RAMPARTS OF CLAY (1969) [Feature]

France/Algeria (MIFF 1971 , Programme 31)

An excerpt from Franz Fanon's "Wretched of the Earth"' introduces the French-Algerian production Ramparts of Clay, a study of a period of change between fading traditions and economic and social development.
In a mountain village in the south of Tunisia shortly after independence, men go on strike when an outside contractor reduces their wages.

Their work consists of breaking up stones for a city firm. The men sit down on the rocks and refuse to move. Soldiers are called in, who form a ring around the strikers, preventing them from joining their families only a few hundred yards away. Food is denied them, then sleep, then peace.

The strike, a recreation of an actual incident, is juxtaposed with the rebellion of Rina, a young girl responding to the call of a new age and to the world beyond the confines of her remote mountain village.

Working with only two professional actors, director Jean-Louis Bertuccelli persuaded the actual inhabitants of a village who had never seen a motion-picture camera before, to re-enact their lives. They do it without a trace of self-consciousness or restraint. Sparse use of dialogue is interspersed with folk chants to maintain a balance between the documentary and the dramatic elements of the story. Rather than polemicise, the film attempts to probe meaning and ask questions, leaving answers for history and the audience to decide.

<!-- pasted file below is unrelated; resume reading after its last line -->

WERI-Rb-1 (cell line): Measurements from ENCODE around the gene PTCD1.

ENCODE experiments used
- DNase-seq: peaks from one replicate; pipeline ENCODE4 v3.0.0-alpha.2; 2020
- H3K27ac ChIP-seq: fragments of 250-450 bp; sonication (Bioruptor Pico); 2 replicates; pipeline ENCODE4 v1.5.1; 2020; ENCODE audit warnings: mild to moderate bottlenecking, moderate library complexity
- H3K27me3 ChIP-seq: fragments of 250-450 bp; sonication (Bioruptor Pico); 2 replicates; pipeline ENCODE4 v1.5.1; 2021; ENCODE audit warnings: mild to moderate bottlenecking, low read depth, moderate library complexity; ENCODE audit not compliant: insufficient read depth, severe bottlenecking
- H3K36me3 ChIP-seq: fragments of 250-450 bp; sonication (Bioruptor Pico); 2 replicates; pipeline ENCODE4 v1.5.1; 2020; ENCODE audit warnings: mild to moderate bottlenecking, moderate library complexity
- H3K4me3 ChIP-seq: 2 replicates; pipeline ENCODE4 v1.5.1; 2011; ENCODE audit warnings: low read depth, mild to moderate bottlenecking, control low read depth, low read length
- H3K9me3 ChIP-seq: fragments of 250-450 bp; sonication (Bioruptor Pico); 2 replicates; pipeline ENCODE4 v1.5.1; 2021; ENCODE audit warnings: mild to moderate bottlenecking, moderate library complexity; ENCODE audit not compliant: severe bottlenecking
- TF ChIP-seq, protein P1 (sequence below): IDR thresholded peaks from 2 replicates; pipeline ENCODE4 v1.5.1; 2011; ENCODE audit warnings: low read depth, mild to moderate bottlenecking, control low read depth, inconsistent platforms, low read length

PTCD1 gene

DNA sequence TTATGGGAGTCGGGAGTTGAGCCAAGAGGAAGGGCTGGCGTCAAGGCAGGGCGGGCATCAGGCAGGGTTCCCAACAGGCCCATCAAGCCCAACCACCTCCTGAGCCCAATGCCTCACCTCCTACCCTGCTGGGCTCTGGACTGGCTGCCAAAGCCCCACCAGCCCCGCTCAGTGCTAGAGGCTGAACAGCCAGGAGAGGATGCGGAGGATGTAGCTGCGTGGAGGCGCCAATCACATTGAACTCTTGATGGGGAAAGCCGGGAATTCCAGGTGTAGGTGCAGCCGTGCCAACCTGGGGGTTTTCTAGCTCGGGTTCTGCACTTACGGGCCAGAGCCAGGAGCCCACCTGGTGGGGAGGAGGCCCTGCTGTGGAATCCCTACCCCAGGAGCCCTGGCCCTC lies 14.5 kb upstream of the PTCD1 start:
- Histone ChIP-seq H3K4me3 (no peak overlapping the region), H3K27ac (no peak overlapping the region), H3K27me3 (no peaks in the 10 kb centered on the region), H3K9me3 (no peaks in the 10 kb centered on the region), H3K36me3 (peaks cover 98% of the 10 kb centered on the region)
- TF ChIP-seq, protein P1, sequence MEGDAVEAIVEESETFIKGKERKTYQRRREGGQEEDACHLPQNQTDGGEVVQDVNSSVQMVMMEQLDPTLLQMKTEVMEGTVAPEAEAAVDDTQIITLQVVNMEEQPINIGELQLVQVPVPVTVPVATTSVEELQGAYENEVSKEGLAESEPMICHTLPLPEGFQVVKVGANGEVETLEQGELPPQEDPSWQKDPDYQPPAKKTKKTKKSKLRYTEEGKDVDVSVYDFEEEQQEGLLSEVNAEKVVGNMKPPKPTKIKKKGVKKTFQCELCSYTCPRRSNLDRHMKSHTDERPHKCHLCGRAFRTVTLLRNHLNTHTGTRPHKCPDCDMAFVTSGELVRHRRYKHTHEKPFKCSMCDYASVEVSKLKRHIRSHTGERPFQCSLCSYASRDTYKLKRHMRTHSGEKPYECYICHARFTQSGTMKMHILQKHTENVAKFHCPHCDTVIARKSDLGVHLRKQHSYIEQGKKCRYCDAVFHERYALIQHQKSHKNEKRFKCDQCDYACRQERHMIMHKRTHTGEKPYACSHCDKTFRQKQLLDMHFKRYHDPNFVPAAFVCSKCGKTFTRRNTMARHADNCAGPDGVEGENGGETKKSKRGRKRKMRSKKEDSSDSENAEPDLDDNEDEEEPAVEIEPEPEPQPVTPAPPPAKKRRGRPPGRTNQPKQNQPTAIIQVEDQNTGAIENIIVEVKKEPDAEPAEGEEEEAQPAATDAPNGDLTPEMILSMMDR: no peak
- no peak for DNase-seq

... Ramparts of Clay is one of the most sophisticated protest films ever made. Like The Battle of Algiers, it is a recreation of an actual incident, recalled in a spirit of quiet fury.

Stefan Kanfer, Time

Fine mood, atmosphere and a classical rigidity give this tale of an event in a backward part of a newly-independent North African country a telling force and a transcendent theme on old ways in conflict with the new...

Technically excellent, and beautifully lensed, sans excess.

Mosk in Variety

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